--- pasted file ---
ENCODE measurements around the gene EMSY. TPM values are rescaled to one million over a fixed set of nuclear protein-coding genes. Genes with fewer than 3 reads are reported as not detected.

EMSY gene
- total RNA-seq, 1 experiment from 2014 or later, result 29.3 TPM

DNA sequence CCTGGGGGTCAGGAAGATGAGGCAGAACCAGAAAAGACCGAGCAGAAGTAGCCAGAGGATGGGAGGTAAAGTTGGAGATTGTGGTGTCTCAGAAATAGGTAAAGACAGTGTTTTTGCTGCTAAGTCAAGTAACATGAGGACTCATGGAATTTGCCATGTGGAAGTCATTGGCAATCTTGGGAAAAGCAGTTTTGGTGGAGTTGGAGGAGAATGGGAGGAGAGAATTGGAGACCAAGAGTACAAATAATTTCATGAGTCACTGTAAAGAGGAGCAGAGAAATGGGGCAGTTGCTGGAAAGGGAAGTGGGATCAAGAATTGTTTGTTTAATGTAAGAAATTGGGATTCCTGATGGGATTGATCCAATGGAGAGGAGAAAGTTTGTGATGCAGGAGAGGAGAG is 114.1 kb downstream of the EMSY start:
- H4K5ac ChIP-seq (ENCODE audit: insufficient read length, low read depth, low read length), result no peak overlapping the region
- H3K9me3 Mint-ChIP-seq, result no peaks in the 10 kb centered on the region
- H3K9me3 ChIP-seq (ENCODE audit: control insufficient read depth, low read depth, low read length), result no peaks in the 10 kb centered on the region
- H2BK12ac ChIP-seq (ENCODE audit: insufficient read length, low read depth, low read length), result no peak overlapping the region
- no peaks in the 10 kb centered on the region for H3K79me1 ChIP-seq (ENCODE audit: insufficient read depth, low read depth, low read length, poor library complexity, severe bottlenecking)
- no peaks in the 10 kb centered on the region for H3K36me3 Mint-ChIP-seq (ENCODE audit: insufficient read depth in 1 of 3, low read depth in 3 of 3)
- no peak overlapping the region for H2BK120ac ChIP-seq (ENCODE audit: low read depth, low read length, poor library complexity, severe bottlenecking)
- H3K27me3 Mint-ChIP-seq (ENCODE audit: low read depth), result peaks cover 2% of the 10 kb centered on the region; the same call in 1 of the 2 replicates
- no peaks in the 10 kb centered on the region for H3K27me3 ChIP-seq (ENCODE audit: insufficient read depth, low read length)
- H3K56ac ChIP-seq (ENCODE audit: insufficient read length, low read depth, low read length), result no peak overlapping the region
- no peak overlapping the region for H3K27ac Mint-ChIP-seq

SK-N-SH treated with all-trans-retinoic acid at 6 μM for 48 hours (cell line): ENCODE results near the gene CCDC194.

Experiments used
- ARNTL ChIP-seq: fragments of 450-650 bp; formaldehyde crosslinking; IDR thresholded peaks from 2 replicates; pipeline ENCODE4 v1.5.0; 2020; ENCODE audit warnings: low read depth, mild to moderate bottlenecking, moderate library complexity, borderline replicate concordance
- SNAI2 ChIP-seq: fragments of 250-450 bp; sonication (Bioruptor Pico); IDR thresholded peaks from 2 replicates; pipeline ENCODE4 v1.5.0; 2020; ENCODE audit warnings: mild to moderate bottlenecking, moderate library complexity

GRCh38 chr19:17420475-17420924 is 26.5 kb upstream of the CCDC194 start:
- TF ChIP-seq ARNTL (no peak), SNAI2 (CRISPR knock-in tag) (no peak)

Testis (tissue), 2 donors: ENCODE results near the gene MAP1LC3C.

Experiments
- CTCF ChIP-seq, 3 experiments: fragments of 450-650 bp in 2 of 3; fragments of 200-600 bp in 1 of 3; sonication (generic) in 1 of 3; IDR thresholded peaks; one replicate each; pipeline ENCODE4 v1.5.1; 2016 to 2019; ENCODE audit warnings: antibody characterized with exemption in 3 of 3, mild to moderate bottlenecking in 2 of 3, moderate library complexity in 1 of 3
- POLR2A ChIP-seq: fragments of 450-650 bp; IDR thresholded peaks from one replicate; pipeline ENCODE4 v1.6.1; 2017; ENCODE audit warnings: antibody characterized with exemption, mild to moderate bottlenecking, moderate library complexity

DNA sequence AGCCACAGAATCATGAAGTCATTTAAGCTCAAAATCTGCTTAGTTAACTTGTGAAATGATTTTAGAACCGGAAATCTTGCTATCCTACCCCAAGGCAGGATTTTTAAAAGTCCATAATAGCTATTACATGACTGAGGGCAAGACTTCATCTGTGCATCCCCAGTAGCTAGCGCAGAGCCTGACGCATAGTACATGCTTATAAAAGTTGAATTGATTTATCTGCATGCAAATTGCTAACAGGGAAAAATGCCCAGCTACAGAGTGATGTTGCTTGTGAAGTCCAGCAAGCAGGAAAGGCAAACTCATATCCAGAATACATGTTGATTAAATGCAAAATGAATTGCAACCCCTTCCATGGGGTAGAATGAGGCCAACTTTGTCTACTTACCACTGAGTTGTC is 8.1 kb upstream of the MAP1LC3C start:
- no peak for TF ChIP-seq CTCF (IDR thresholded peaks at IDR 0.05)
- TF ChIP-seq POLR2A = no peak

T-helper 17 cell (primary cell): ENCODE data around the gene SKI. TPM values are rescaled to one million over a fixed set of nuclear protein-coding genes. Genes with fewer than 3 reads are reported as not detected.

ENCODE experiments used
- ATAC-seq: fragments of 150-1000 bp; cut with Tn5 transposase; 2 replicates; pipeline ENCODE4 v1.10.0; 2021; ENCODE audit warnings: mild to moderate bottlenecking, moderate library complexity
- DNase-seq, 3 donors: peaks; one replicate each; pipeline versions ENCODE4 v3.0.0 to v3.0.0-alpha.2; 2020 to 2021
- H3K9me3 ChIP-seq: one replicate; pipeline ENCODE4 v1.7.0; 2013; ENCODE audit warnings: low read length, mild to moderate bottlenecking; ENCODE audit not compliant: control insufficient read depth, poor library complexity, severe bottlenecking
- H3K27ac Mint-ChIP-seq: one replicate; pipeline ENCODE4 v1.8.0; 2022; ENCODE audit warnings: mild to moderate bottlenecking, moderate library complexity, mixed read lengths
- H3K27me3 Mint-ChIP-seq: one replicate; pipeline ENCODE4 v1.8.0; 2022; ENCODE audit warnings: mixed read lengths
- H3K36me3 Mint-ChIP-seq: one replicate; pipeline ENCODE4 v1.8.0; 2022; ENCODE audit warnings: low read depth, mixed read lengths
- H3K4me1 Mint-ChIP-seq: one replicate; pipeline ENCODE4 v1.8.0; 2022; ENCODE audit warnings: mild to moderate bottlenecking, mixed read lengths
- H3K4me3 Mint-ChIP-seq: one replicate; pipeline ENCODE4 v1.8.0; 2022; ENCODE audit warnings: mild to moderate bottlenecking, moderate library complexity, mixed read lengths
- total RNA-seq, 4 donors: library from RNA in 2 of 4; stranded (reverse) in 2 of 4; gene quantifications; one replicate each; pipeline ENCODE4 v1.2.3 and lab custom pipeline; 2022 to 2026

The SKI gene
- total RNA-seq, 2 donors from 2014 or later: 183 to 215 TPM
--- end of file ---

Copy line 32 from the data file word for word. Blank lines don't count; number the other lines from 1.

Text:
- DNase-seq, 3 donors: peaks; one replicate each; pipeline versions ENCODE4 v3.0.0 to v3.0.0-alpha.2; 2020 to 2021